Just a few weeks ago, a new study surfaced with supporting evidence that daily activity (measured via step count) has a significant impact on our health.
The study, carried out by Vanderbilt University, provided the following summary.
“Using a wearable activity tracker to count and increase the number and intensity of steps taken daily can reduce the risk of several common, chronic diseases, including diabetes, hypertension, obesity, and sleep apnea.”
The study concluded that it took around 8,200 steps per day (around 4 miles) to see significant reductions in the above diseases.
In addition, the data suggested that overweight individuals can reduce their chances of becoming obese by 64% by increasing their step count from 6,000 to 11,000 per day.
I’m thrilled to see this sort of evidence come out and know more of it is being studied.
One reason is that it helps us overcome our confirmation bias around walking and counting our steps (Tracking steps?! What a bore).
Confirmation bias is a cognitive bias that favors information that confirms your previously existing beliefs or biases.
One way to think of it is, if we don’t currently give much power to walking being an important part of living a healthy lifestyle, then we’ll be more likely to continue to believe that as true until we challenge that belief.
The point is, that, when objective evidence comes out, regardless of what our currently held beliefs are, we tend to give more merit to the reality of a matter – thanks, science!
This doesn’t mean that steps are now special or have more power than we thought, although our bodies are designed *precisely* to walk and to do it often and for long periods of time, every day.
Walking has always been powerful.
It means that you now have evidence for yourself that supports the idea that walking does hold significant power in your overall health.
And so I share this study with you to give you an extra reason to get up off your favorite, or not-so-favorite, chair and walk.
Feel the sun on your skin.
Breathe fresh air.
Take a break.
Here are some of my most effective recommendations to help you get your step count up to and past this new standard of 8,200/day.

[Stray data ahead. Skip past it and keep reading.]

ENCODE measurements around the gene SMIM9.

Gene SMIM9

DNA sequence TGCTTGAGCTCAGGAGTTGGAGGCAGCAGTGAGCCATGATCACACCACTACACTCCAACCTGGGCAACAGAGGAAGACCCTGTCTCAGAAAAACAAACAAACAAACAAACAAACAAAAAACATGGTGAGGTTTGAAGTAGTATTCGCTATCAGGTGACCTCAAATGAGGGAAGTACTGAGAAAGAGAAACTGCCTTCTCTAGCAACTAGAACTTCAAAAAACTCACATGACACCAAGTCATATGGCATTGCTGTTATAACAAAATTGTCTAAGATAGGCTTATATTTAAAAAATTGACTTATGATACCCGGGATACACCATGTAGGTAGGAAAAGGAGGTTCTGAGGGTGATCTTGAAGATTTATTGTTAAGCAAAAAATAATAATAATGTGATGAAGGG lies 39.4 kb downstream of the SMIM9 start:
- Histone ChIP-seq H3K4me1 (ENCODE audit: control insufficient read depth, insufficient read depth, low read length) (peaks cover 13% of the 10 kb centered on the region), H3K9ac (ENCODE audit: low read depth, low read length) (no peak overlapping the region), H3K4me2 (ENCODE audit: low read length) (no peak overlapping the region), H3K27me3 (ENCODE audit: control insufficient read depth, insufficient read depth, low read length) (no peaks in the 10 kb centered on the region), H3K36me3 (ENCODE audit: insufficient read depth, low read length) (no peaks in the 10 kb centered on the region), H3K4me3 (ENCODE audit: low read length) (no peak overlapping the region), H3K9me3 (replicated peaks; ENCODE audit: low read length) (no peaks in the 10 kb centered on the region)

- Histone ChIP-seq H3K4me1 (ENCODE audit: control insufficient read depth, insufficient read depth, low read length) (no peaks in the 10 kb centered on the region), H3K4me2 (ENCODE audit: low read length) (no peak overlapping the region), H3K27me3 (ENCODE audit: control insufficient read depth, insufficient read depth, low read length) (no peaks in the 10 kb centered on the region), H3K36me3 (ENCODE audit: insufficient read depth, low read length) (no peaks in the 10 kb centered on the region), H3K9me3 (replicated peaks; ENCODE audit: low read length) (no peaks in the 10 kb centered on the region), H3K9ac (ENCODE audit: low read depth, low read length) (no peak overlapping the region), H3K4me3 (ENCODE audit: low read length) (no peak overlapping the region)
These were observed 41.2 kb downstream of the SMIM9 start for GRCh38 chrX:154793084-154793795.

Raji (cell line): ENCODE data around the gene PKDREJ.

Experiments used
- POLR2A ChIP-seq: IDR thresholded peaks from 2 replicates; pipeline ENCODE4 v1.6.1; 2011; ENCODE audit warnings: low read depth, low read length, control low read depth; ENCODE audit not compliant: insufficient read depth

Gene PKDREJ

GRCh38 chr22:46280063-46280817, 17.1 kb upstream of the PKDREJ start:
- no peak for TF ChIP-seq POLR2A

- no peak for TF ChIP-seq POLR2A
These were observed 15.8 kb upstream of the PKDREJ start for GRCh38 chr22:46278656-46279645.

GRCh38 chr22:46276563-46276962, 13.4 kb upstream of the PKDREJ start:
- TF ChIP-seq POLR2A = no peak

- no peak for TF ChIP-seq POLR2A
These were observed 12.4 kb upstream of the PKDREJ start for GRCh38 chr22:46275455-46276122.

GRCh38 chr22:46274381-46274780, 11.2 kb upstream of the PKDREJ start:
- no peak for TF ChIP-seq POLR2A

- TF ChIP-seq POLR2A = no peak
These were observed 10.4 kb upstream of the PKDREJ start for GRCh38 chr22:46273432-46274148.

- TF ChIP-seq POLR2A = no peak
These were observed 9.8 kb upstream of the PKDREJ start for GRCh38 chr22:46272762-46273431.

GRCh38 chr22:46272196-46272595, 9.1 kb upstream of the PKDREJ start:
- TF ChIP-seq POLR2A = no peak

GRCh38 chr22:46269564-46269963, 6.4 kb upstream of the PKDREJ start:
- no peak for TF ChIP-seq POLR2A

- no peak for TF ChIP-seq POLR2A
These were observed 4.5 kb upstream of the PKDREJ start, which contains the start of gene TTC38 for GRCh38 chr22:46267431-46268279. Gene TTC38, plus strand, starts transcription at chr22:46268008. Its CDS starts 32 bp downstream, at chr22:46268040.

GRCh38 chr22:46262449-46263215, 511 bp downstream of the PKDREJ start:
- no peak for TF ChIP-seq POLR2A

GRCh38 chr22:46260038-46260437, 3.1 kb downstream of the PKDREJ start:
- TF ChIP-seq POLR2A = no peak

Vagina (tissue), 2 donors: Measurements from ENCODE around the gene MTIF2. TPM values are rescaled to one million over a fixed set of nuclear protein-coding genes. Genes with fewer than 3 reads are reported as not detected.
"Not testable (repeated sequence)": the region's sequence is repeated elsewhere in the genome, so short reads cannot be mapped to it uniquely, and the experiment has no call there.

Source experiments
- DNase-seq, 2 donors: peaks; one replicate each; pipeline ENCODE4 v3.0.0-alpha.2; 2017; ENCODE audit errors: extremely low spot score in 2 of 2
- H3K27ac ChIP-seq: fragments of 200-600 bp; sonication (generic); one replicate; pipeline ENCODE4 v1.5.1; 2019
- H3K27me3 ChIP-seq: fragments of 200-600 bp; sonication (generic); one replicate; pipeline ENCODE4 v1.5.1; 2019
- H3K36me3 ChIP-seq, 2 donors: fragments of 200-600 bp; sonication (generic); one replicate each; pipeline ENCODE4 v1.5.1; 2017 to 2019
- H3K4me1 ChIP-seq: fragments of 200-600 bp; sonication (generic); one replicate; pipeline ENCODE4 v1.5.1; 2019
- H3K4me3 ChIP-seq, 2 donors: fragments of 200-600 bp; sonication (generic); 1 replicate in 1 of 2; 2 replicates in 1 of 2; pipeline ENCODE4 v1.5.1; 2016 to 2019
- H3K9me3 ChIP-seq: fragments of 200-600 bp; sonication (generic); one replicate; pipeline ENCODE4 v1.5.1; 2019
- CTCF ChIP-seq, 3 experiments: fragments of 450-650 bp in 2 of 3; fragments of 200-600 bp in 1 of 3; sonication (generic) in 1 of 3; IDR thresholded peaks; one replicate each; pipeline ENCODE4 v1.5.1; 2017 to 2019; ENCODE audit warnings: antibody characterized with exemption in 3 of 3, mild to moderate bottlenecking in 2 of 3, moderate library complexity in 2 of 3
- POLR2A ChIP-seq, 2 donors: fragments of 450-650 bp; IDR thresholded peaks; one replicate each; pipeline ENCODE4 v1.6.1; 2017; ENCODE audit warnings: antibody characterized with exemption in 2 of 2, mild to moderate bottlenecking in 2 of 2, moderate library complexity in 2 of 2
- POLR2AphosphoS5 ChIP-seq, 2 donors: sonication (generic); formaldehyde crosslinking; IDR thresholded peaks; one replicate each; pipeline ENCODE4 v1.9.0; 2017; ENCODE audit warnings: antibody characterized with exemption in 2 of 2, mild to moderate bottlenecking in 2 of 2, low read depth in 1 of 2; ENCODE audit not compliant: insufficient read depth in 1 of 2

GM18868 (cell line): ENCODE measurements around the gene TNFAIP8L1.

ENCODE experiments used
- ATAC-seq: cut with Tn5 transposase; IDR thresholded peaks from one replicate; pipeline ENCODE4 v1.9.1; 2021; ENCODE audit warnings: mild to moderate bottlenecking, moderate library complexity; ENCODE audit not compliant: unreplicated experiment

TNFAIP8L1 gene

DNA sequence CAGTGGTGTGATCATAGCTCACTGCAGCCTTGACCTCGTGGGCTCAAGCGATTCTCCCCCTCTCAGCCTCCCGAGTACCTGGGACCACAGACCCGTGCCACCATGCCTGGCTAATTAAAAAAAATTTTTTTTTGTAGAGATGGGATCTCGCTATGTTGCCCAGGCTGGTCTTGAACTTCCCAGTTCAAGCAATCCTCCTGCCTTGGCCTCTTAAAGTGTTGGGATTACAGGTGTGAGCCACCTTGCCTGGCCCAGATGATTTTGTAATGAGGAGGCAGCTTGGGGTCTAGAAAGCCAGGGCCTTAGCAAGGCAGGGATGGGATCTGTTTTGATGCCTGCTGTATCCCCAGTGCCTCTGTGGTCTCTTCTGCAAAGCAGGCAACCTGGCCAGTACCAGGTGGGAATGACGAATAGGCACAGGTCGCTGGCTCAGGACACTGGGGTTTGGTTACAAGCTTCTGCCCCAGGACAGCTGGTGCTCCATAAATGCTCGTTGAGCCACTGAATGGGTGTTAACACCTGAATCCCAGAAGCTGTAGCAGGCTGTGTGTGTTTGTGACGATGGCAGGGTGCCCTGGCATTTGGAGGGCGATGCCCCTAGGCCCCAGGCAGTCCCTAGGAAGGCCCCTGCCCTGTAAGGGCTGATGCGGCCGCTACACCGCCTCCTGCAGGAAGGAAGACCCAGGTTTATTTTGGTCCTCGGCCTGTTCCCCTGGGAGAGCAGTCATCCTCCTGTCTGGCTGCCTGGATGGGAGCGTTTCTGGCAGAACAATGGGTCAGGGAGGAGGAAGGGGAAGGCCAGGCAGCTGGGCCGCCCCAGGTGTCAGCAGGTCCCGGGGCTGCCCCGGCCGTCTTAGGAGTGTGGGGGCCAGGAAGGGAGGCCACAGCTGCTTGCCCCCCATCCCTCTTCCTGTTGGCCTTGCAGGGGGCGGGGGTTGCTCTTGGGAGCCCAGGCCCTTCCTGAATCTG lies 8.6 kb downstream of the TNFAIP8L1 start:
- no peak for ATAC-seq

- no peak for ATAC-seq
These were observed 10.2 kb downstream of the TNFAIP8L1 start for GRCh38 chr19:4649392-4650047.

1. Take a 10-15 minute walk after every meal. Not only does this get you moving, but it actually assists in the digestion of your food and reduces the blood sugar response. Rather than your food sitting idly and your digestive tract doing all the work itself, we can walk to create natural pressures that assist the digestive process. Also, walking increases our body’s insulin sensitivity, making it easier to manage the sugar in our blood. Say goodbye to the post-meal crash! (I just felt the amazing results of this last night).
2. Schedule at least one deliberate walk per day. You schedule that Zoom meeting. You schedule your workout. You schedule dinner… Schedule a distraction and carefree walk through the neighborhood or in the parking lot outside of work. You’ll return with a freshness you can’t explain.
3. Take phone calls and meetings on the go. This is a game-changer if you can make it work and you have those sorts of occurrences at work. Another benefit is the mental clarity and creative thinking that comes with walking, which can stimulate different thinking and lead to elevated conversation.
4. Find an accountability partner. There are few things that can keep us more accountable than other people, especially those that want the same thing as we do. If you and your partner, friend, or neighbor have the same goal to walk or hit a step count, hold each other accountable and work together. One day, you feel great and motivated, and they need a little kick in the ass to get after it. The next day, the roles reverse. Work off each other.
“All truly great thoughts are conceived by walking.” – Friedrich Nietzsche
To walking more,